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Old faithful




It's been 50 years since Nicolas and Margaret Quint opened Woodland Park's Swiss Chalet with, according to Neil Levy, a simple menu of trout, sauerbraten, fried chicken and fondue.

Levy and his wife Paula took over in 1999, Neil having managed under the Chalet's second owners, Hanspeter and Birgitta Haas, since '91. It was the Haas family who expanded the mostly German menu into more of a "European continental" concept that remains the mainstay today.

Almost two years ago, Levy named former Marigold culinarian Mark Gagnier his executive chef, allowing him some flexibility with weekly changing chalkboard menus, specials, and the saucing and style of staple steak cuts and seafood.

I say some flexibility because items like the shrimp Dijonnaise appetizer ($13.50) haven't changed in more than 20 years, and Levy says his regulars would run him out of town if he pulled it from the menu. Served on a beautifully folded napkin nesting a clamshell, rather than a plate, four jumbo Gulf shrimp are drowned in a bubbly yellow curry-butter broth flecked with white onions. Easily likeable, but pricey for the portion.

To further illustrate what European continental looks like at the Chalet, the words "traditional" and "simple" come to mind. Levy confirms that we aren't talking about nouvelle cuisine — it's classique all the way.

Both our entrées one evening are as uncomplicated as high-level plating comes. Colorado lamb chops ($36.50) are delightfully charred and a masterful medium rare, bones directed skyward over mashed potatoes with baby asparagus resting wrinkled from the grill nearby, salt crystals glinting from their skin. A side of store-bought mint jelly (not needed) epitomizes safety in pairing, a disinclination to venture even toward, say, a mint pesto or gremolata or some spin for signature. Again, familiar territory.

But the lamb plate isn't bulletproof. The stalky ends of the asparagus haven't been nipped, forcing us to saw them off at the table, and the under-seasoned potatoes benefit greatly from a salt dusting and extra butter from our bread basket.

The extra-long asparagus also accompanies our Red Trout Amandine ($19.50), a thankfully flourless rendition (for my gluten-sensitive guest) with butter and almond slivers allowing the fish to do the majority of the sweet-talking over saffron rice.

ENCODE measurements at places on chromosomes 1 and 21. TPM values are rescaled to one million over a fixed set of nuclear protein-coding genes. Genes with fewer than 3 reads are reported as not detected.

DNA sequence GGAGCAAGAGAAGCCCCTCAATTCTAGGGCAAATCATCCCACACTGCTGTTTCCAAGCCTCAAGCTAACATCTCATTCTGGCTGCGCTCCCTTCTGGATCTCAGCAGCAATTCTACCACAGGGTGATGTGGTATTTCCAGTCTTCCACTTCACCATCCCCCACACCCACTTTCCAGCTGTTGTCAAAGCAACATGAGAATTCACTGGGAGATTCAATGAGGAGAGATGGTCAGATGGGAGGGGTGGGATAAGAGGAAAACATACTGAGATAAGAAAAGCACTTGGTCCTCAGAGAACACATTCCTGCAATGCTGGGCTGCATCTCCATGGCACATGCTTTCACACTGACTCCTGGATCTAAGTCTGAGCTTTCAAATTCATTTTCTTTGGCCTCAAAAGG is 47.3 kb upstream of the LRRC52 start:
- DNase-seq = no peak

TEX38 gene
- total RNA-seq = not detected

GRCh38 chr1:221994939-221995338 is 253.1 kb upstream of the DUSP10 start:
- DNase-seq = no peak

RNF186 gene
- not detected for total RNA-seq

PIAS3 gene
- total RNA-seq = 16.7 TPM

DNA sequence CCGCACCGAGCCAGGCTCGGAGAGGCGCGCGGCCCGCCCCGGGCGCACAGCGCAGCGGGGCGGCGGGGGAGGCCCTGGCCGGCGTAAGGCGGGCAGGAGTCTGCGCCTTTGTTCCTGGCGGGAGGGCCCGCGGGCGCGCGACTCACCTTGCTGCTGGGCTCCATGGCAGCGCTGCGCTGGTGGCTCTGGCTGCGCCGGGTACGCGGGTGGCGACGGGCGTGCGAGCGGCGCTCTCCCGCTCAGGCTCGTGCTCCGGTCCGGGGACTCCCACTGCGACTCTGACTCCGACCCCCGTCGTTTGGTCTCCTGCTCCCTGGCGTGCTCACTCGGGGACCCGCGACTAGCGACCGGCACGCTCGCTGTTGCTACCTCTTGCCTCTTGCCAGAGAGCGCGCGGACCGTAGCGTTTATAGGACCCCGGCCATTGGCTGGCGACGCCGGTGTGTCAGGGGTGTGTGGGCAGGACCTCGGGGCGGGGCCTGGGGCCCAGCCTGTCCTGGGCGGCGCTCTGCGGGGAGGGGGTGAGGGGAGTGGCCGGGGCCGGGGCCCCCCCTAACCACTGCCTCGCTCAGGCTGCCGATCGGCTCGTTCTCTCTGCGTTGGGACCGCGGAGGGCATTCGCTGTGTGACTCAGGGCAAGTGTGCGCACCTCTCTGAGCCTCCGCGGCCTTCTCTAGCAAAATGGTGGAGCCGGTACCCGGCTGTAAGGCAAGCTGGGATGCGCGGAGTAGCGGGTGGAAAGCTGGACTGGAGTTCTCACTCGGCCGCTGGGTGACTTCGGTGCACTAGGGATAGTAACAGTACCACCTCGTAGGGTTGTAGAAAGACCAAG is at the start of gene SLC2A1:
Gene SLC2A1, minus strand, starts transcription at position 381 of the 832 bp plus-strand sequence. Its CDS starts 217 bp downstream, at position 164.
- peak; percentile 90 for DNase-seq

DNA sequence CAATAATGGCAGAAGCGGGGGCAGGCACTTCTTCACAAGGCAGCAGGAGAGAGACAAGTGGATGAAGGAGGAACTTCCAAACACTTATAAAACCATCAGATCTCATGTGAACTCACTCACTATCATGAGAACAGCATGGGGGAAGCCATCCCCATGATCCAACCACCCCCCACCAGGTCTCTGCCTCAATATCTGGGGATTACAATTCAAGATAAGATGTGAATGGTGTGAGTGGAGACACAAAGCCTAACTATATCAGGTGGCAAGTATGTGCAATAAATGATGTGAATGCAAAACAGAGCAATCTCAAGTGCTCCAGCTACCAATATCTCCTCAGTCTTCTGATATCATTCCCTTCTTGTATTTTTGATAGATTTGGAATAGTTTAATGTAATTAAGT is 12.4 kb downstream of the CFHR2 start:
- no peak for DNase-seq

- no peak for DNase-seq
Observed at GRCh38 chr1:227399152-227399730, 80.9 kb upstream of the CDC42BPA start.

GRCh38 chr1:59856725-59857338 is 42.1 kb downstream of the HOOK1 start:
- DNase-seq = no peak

Each entrée includes a soup or salad; the latter is perfectly tossed so no leaves are soggy, the house mustard-celery dressing showing up mainly as an elegantly faint, herbal aftertaste. The former this night is a hearty, winter-ready vegetable broth with duck and white beans.

Dinner concludes for us with an excellently prepared crème brûlée ($7.50), the caramelized sugar cap cracking on cue to reveal the vanilla-y custard.

At lunch, Swiss Chalet trends toward the more eclectic, with everything from fish tacos and a green chile burger to an Oriental chicken salad and Jager Schnitzel. Picked up to-go, our veal bratwurst ($10.75) and Reuben ($12.75) both justify their prices with ample portioning and side accoutrements.

Two brats splitting with hot juices command a tangled mess of tangy house sauerkraut made somewhat saltier and smokier by incorporated bacon slivers. Past a pickle spear and lettuce bed garnish, fantastically crispy potato wedges pick up more salt and meet a Dijon dip with as much gusto as the plump meat.

The Reuben ranks among the finest of its kind, led by an expertly thick-cut marble rye made locally by Colorado Bread Company. (Swiss Chalet also buys locally from Wimberger's Old World Bakery and Delicatessen, Barista Espresso and local markets in season.) Levy describes himself as a 60-year-old Jewish guy who grew up around true New York delis, thanks to family in the area, so he takes pride in dishing a fatty 8-ounce portion of thin-sliced corned beef over gooey Swiss cheese and more of that magic kraut, with a house Thousand Island rendition.

All the food's very fitting for the mountain cottage theme, with the building's decorative exterior embellishments, angular wood everywhere, ornate iron supports for the hefty overhead beams, a large stone fireplace and minimal kitsch. It's a more relaxed atmosphere than Levy's more upscale Pepper Tree restaurant off Eighth Street, where details such as silverware that's unpolished, spotty and not reset between courses (leaving our otherwise attentive server robbing from the neighboring table's setup) would surely cause more fuss.

But still, the Swiss Chalet remains undoubtedly Woodland Park's finest dining. Yes, it comes at a price, but when old reliable is what you want, you'll get it with the surety of foundational French aesthetics here.

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